An inquiry into NSW gay hate crimes has criticized original investigators for missing key evidence in the unsolved murder of bisexual man William Dutfield.
Mr Dutfield was one of the four unsolved deaths which were reviewed at Wednesday’s public hearing in the Special Commission of Inquiry into LGBTIQ hate crimes.
These latest hearings aim to asses whether 88 unsolved deaths between 1976 to 2000 were correctly investigated.
On November 19, 1991, the body of William Dutfield was discovered in the living room of his Sydney apartment.
Described as insular and battling alcoholism, Mr Dutfield suffered 16 lacerations to his head.
Police believed the murder weapon was a metal sticky tape dispenser.
He was found by his longtime friend and landlord, retired lecturer Arthur Ashworth.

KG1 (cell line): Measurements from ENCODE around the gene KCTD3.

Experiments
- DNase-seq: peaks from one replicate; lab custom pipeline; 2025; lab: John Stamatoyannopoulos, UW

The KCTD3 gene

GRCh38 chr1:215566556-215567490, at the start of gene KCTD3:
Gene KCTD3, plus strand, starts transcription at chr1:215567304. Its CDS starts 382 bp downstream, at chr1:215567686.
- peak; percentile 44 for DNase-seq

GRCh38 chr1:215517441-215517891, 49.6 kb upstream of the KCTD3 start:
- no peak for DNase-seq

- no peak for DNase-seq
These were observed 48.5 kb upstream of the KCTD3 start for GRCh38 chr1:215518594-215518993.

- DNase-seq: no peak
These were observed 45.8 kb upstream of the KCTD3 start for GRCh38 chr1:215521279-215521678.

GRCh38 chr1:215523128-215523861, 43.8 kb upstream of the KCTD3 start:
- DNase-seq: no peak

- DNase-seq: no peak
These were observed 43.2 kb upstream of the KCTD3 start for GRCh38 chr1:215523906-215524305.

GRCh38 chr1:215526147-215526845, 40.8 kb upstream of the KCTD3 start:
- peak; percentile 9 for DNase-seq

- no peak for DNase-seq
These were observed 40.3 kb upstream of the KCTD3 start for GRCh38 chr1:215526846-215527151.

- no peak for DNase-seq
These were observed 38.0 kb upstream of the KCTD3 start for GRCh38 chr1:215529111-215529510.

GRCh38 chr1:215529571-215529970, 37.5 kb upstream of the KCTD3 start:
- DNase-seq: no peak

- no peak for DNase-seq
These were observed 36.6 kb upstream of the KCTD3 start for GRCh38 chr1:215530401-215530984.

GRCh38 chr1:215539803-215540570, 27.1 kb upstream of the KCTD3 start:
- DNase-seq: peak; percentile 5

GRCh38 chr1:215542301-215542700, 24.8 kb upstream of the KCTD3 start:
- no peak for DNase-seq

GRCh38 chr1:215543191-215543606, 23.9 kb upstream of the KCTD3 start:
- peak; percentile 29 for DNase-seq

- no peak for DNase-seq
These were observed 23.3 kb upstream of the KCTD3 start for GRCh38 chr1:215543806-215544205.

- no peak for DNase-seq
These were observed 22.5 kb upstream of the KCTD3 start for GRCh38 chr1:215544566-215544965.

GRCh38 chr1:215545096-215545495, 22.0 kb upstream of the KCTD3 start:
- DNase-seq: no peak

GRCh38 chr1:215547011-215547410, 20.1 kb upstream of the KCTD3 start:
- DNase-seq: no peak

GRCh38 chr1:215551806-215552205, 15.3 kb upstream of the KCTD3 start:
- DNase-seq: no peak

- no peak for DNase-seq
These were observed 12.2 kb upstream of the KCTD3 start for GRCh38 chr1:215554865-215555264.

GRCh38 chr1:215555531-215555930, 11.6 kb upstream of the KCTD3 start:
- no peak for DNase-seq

At the time of Dutfield’s murder in November 1991, Mr Ashworth was aged 77.
Key evidence overlooked in initial investigation
Initially, investigators believed William was the victim of a violent robbery by a male sex worker.
However, a 2008 police task force set up to review the case suggested Mr Ashworth was the killer.
The current inquiry has found the initial investigation missed key evidence.
Mr Ashford’s fingerprints were on the tape dispenser and neighbors reported hearing a heated argument from the apartment.
Assisting Council William de Mars found Mr Ashworth’s involvement in Mr Dutfield’s death “should have been apparent to investigators at a very early stage”.
“The totality of the available forensic evidence supports the view that Mr Ashworth was responsible for the attack.”
He added that if Mr Ashworth was still alive, the inquiry would have referred the matter to the Office of the Director of Public Prosecutions.
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